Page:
Updated: June 27, 2021 7:22:02 am
An idea floated by a former Deputy Chief Minister of Jammu and Kashmir at the all-party meeting on Thursday that certain exclusive rights can be conferred on J&K citizens by amending Article 371 may be viewed as a half-way meeting point by the Central government.
Article 371 in the Constitution provides special provisions to several states including those in the Northeast such as Nagaland, Mizoram and Arunachal Pradesh.
The suggestion by former Deputy CM Muzaffar Hussain Baig, who was earlier with the PDP, comes in the backdrop of a challenge to the abrogation of Article 370 and also admission by some parties including the National Conference that it would be naive to expect this government to return Article 370 to Jammu and Kashmir.
Article 370 of the Constitution provided a mechanism for J&K’s relationship with the Union of India. The Supreme Court is currently hearing a clutch of petitions challenging the J&K Reorganisation Act, 2019, and the abrogation of Article 370 by Parliament.
Two days after airing his views at the Prime Minister-chaired meeting, Muzaffar Baig, one of the 14 leaders from J&K invited by the Centre for talks in Delhi, told The Sunday Express, “Under (Article) 35A, domicile rights were given to the permanent residents of J&K. My position is that if you have the problem of the pendency of litigation relating to Article 370 in the Supreme Court, the Parliament can resort to Article 371 and by using appropriate language, confer on the people rights earlier given under Article 35A, under amended Article 371, the amendment (to be undertaken) by addition not alteration.”
Article 35A itself stems from Article 370, having been introduced through a Presidential Order in 1954. It empowers the J&K legislature to define the state’s permanent residents and their special rights and privileges.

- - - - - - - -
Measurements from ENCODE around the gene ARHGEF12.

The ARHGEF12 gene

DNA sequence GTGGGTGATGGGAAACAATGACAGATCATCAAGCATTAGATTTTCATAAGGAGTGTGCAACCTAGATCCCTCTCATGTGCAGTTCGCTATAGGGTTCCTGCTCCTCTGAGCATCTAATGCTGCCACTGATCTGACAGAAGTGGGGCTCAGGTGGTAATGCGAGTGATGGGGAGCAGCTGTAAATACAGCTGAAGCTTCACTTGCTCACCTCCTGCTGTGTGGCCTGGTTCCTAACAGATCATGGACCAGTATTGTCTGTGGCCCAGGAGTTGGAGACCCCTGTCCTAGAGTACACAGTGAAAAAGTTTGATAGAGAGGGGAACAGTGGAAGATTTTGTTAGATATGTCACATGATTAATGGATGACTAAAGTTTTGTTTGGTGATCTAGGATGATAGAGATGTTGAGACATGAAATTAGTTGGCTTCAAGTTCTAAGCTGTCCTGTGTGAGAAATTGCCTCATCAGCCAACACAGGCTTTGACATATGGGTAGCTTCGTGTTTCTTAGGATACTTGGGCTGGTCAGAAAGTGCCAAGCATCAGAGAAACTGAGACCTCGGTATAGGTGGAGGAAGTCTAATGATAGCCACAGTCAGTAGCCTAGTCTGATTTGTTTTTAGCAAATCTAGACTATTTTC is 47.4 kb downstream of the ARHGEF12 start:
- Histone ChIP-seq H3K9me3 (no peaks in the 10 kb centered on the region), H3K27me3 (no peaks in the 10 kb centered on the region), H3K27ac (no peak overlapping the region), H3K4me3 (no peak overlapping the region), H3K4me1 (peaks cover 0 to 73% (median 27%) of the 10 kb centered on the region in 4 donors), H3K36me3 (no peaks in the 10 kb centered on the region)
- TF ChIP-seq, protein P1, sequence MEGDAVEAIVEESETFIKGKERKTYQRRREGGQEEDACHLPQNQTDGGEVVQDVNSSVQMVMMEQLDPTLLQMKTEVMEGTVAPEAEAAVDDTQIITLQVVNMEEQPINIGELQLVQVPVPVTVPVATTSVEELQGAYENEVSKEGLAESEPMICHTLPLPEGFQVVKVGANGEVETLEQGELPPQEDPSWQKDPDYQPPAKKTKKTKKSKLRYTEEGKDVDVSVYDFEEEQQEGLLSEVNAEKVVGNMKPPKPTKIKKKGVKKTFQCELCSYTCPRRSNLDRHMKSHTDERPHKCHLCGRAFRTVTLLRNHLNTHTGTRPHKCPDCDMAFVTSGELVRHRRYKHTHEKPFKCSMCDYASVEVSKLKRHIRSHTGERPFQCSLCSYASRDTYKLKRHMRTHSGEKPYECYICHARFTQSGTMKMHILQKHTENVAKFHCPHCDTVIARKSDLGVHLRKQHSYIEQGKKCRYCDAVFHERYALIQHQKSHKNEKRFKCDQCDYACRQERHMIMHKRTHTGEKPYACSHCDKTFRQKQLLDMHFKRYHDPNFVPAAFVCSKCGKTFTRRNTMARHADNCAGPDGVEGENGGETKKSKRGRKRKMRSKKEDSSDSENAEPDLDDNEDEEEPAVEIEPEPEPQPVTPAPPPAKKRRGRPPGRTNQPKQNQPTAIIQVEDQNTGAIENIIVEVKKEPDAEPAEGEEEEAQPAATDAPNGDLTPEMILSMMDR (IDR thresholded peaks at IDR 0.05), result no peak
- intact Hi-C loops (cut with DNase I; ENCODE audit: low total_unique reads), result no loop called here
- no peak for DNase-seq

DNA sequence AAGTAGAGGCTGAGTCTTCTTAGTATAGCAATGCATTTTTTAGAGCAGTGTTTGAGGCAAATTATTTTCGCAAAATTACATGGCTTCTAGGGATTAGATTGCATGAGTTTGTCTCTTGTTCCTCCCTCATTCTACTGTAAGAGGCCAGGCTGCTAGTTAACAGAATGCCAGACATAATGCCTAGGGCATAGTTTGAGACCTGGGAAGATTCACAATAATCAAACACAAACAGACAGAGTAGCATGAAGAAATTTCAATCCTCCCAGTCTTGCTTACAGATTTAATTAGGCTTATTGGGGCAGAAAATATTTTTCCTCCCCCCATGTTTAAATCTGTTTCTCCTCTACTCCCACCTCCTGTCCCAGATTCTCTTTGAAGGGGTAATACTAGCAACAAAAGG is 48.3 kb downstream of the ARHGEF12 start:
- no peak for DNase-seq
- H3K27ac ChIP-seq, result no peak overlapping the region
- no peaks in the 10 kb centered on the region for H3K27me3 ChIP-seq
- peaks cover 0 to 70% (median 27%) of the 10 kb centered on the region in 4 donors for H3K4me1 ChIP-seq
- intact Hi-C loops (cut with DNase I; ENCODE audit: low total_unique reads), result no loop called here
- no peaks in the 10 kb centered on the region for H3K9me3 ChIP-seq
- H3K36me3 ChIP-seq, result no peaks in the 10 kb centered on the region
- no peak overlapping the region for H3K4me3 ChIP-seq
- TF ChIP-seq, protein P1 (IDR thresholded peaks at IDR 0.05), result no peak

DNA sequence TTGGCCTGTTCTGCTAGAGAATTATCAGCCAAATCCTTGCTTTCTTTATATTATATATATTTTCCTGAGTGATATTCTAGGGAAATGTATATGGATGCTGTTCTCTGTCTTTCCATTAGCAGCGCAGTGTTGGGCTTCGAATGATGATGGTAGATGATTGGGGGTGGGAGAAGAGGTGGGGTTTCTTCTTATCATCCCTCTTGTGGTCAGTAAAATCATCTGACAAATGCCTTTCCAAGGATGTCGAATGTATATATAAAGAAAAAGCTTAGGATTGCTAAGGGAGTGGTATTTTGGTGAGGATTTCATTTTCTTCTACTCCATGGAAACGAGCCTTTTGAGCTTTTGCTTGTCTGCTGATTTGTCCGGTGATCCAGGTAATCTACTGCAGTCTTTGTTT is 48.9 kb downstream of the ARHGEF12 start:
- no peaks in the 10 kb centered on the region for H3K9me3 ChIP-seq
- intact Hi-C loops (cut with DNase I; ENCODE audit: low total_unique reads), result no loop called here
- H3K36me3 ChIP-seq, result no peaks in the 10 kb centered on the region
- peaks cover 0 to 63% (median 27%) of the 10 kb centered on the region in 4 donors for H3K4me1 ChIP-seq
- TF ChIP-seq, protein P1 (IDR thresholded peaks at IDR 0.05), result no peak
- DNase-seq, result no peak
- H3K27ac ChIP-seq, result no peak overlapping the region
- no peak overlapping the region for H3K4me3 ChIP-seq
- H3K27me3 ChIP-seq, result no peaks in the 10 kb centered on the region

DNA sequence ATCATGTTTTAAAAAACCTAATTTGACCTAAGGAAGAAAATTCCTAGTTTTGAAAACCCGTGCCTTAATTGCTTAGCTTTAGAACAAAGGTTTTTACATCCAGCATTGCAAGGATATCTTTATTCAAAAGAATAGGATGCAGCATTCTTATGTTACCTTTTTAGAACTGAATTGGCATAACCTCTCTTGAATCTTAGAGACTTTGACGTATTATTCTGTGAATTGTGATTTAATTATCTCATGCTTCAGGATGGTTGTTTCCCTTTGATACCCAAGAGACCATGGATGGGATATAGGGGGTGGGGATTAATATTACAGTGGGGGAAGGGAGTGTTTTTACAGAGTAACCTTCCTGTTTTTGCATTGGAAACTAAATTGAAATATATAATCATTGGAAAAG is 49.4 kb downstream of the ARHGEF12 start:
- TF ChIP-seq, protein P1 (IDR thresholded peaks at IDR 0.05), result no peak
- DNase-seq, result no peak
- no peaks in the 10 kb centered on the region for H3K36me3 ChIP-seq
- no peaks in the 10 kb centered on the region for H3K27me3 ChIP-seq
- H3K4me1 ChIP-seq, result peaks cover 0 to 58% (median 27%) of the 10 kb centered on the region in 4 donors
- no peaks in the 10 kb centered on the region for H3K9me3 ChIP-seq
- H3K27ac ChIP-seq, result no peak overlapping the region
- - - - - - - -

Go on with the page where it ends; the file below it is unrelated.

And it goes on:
Baig said the “substance of Article 35A” could be taken care of by adding an additional clause to Article 371 with respect to the “exclusive rights of the state subjects” as citizens of J&K were called earlier. “Those rights can still be re-introduced by virtue of an amendment to Article 371,” he said.
Responding to a question on Baig’s proposal, National Conference Vice President Omar Abdullah said, “I haven’t had a chance to study the implications of this for J&K.”
Baig said he did not get into details of how to incorporate the substance of Article 35A by introducing an additional clause to Article 371.
On statehood, Baig said Article 3 of the Constitution, which deals with the subject of creating Union Territories, does not provide for creating a Union Territory of an entire state but for carving out an UT out of one or more states. “With respect to J&K, there is another requirement — that there can be no Bill providing for increasing or diminishing the area of the state of J&K or altering the name or boundary of that state, without the consent of the state legislature,” he said.
For these two reasons, Baig said, the creation of the two UTs is legally challengeable. “It was for these reasons that the Home Minister assured Parliament that statehood will be restored to J&K. We should not doubt their intention. Let us proceed on the assumption that the pledge given to Parliament will be redeemed as early as possible,” he said.
Describing the talks with the Prime Minister as the first step for creating an environment for dialogue, the former PDP leader said the meeting “could not have dealt with constitutional issues at length”. “They (Home Minister and PM) just heard our issues, but they did not respond to the issue of statehood. The pledge of the Home Minister is already on record on the floor of Parliament,” he said.
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